Photo courtesy of Albuquerque Sol FC
Many of the best unique sports traditions stem from the simplest of beginnings, this is certainly the case for Albuquerque Sol FC and their annual scarf release party.
After founding the club in November of 2013 ahead of a 2014 PDL regular season debut, Sol FC owner and president Ron Patel was looking for a way to bind his team to the Albuquerque community and soccer culture at large and stumbled upon what would become a magical event for the city.
“I call it accidental success,” Patel told USLPDL.com. “The way that it started was after we had started the team and purchased the franchise in November of 2013, our first season was 2014, we said alright, we’ve spent money on the team and we’ve got to start making some money. So I said to Larry [Espinoza], who’s my partner-in-crime, we need a scarf. He said to me, dude, are you crazy? We’re going to be playing our games in the summer in Albuquerque, it’s going to be 100 degrees. I said trust me, it’s a soccer thing.”
“So we ordered a bunch of scarves from Ruffneck, the minimum bulk order, and back then it was quite expensive to do that,” Patel continued. “We paid top dollar for them and we didn’t charge enough for them. We did a preorder where we ended up making five bucks per scarf. At that point we hadn’t even played a game, we had just been going to networking events and we created a Facebook page saying there was going to be a soccer team. So we made this presale and needed to sell 46 to break even, and we pre-sold 42. So we’re thinking, wow, this is awesome! The box comes in from overseas, we’re taking the scarves out of the box and thinking how cool they look. I’m literally putting the first one into the box to ship and I look at Larry and say, dude, we forgot to charge for shipping! So we run down to the post office and we ask them how much it’ll cost to ship this and they tell us it’ll be seven dollars, we’re going to lose money! So we’re thinking about what to do and we decide to have a scarf release party! Instead of shipping the scarf to them, they can come pick it up and we’ll save that money. So that’s how it started, and it’s become a tradition every year when we have the new scarf come out each year, we hold a release party.”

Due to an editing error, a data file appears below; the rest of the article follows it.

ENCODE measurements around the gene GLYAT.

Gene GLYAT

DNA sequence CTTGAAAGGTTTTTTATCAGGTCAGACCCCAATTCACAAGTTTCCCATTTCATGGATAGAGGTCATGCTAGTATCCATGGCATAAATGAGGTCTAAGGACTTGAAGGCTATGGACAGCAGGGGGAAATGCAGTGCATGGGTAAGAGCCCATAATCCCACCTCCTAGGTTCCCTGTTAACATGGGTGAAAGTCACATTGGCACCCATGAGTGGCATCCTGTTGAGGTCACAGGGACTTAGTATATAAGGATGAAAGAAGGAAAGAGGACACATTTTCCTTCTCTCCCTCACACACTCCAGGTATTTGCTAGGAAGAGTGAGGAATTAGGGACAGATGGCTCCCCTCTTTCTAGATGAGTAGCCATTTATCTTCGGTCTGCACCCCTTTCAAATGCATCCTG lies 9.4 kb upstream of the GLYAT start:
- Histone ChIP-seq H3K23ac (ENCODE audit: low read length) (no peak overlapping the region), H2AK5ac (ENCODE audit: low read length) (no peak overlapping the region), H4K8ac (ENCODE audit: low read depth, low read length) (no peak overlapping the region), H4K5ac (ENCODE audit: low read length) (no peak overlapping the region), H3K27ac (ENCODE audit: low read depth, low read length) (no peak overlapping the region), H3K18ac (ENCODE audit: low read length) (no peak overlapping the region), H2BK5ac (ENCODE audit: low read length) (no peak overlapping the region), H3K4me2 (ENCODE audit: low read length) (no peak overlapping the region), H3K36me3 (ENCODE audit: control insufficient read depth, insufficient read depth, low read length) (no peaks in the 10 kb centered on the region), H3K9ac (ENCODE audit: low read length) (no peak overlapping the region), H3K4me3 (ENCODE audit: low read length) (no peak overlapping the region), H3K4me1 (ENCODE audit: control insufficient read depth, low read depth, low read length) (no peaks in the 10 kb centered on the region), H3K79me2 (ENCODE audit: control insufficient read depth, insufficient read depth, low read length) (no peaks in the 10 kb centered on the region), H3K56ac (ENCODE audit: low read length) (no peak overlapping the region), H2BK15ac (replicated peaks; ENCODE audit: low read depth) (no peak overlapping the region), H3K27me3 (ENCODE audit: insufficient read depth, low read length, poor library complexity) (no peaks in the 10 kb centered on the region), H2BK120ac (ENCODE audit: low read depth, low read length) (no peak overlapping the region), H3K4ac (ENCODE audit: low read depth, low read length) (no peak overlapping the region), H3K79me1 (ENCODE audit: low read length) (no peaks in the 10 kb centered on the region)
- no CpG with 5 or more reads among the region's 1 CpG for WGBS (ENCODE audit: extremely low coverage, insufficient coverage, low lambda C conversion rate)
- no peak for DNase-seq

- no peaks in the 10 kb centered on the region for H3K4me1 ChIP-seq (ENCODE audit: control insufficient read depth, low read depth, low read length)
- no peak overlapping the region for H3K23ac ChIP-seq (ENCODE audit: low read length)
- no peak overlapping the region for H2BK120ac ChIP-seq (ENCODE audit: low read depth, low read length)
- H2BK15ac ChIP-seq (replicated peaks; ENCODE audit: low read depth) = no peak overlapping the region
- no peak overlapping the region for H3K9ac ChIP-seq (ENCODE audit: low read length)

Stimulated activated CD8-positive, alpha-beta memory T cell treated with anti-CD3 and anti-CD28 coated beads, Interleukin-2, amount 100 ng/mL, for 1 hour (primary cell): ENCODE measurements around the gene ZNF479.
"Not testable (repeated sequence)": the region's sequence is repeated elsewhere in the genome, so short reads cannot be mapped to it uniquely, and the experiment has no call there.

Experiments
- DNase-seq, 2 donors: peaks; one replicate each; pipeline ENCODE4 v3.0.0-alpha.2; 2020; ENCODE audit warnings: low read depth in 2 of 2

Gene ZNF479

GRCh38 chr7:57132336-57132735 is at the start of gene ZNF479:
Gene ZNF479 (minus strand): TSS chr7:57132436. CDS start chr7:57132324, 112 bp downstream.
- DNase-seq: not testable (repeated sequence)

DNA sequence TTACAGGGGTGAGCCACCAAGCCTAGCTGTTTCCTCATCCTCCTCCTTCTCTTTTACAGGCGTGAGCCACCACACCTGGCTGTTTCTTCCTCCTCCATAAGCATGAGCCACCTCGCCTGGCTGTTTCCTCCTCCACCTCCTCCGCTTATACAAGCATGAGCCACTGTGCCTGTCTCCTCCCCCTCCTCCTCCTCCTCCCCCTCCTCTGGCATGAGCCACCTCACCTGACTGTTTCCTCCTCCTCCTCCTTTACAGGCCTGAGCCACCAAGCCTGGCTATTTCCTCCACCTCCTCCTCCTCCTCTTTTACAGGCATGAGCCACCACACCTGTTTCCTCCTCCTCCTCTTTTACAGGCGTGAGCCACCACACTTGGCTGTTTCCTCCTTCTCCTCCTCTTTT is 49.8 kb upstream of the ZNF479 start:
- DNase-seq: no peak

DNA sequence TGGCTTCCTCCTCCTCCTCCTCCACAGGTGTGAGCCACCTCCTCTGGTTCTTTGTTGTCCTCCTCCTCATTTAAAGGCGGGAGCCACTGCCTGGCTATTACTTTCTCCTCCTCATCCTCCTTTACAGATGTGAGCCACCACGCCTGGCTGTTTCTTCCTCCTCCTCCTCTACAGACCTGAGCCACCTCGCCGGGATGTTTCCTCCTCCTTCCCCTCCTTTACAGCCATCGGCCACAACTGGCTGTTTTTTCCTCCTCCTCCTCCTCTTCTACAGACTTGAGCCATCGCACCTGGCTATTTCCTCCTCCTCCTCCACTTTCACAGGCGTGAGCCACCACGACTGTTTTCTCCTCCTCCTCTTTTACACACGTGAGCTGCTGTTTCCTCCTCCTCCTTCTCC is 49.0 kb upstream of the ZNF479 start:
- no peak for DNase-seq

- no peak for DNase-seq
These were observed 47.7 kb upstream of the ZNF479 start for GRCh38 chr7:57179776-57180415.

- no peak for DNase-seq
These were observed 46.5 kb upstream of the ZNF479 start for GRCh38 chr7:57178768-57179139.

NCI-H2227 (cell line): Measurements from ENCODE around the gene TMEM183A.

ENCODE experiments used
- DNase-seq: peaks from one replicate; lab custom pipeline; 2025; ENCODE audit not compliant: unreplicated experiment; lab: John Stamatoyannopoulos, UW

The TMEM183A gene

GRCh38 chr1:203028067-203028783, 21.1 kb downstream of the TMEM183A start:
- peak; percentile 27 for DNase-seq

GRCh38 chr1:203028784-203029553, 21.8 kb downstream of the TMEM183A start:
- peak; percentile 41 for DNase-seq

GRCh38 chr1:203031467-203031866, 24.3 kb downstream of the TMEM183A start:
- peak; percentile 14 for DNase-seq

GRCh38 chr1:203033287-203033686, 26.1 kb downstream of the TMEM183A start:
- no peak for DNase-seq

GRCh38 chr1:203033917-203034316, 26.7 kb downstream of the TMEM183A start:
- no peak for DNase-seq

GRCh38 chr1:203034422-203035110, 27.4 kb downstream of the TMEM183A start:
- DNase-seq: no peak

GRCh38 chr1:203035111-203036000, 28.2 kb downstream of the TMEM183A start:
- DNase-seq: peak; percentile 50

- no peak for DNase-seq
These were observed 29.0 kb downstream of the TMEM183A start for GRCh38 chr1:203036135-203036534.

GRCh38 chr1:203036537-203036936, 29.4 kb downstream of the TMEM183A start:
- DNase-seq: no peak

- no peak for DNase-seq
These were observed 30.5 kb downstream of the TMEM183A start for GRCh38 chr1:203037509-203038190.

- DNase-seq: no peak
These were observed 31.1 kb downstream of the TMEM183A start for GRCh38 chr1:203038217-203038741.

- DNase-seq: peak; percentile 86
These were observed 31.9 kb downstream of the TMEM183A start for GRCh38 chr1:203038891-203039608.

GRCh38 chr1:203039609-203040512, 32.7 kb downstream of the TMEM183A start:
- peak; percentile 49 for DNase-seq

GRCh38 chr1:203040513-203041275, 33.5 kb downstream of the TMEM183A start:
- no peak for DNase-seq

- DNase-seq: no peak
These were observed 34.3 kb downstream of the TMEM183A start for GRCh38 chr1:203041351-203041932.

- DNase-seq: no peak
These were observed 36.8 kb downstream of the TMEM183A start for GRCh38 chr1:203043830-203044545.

That annual release party began as a small gathering of dedicated supporters and has grown into a full-on must-see event for Albuquerque and its soccer community. For Patel, the growth has been both astounding and inspiring, showing the desire for the sport in the city and proving what a dedicated team devoted to its community can do. The results are hard to dispute.
“Each time we do our scarf release event, we do it at a bar,” Patel said. “Last year was our first year doing it at this brewery that has now become a sponsor of ours. We usually get up to do announcements and do raffles and last year there were only 30 or 40 people there for us, while most of the bar didn’t really care. This year, we got up to do announcements and the whole bar was silent. We realized that everybody was there for us except a few tables, and even they ended up buying scarves. It has really taken a life of its own. It was very humbling to see the fruits of our labor after working so hard to promote the team.”
The turnout is only part of what makes the scarf release tradition such a success in Patel’s eyes, with the primary benefit of the event being the unifying of the local Albuquerque community. Without a professional team in the region, Sol FC are the go-to men’s team for soccer fans in the region, particularly those with roots in Albuquerque’s three elite youth clubs.
“The reasoning behind this year’s scarf was that our mission statement internally has always been to unite and elevate New Mexico, but we realized we’d never done that messaging externally,” Patel said. “We weren’t doing a good job of telling people what our mission was.”
“Like any market, we have all the politics of youth soccer, and we’re in a really fragmented marketplace,” he continued. “There’s no pro team here, there’s no academy and there’s two or three elite youth clubs that all compete with each other. But Thursday night, they were all there, all wearing the same scarf and hanging together and talking about how to come together as a community. We’ve never been able to do that before and it was another really cool side effect of it. Our goal of uniting and elevating New Mexico is working.”
For Sol FC, the emergence of this unique, special tradition has bolstered the team’s standing within its local community. Patel and his team have tapped into the desire in a market that wants a team to support, and have found a way to bring them all together under the Sol FC banner. It’s the mark of a truly special club to be able to make that happen, one that is emerging as the primary soccer force in the region.
“For us, without a pro team here, a lot of people think we’re the pro team,” Patel said. “We don’t look at ourselves as amateur, we look at ourselves as a professional organization.”